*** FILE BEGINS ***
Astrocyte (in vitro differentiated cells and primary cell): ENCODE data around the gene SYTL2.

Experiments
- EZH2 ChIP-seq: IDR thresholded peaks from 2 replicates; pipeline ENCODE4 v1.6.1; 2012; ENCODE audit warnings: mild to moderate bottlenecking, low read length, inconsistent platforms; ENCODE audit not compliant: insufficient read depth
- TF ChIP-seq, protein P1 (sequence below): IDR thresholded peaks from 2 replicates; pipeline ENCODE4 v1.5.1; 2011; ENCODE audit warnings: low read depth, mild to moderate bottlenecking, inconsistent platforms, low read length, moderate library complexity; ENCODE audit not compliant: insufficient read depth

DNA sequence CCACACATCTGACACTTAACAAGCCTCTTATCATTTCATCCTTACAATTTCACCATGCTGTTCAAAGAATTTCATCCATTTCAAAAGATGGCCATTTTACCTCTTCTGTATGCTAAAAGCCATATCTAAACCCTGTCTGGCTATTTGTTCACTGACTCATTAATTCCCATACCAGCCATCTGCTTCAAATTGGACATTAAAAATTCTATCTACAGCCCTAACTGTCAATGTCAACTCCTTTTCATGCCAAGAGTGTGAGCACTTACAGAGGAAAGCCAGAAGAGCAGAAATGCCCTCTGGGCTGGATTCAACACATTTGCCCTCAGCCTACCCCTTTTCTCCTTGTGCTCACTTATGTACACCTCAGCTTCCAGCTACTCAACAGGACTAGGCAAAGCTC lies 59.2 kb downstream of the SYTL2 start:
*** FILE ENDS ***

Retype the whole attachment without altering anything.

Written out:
Astrocyte (in vitro differentiated cells and primary cell): ENCODE data around the gene SYTL2.

Experiments
- EZH2 ChIP-seq: IDR thresholded peaks from 2 replicates; pipeline ENCODE4 v1.6.1; 2012; ENCODE audit warnings: mild to moderate bottlenecking, low read length, inconsistent platforms; ENCODE audit not compliant: insufficient read depth
- TF ChIP-seq, protein P1 (sequence below): IDR thresholded peaks from 2 replicates; pipeline ENCODE4 v1.5.1; 2011; ENCODE audit warnings: low read depth, mild to moderate bottlenecking, inconsistent platforms, low read length, moderate library complexity; ENCODE audit not compliant: insufficient read depth

DNA sequence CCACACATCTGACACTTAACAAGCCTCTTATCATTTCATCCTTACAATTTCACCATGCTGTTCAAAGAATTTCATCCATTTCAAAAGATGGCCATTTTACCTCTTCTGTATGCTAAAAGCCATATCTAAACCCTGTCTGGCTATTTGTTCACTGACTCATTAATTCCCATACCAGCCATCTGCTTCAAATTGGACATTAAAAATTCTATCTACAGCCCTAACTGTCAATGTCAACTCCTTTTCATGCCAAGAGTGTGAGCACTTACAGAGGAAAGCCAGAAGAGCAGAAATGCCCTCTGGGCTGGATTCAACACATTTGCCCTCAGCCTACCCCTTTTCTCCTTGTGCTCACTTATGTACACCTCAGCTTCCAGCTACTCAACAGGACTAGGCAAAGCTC lies 59.2 kb downstream of the SYTL2 start: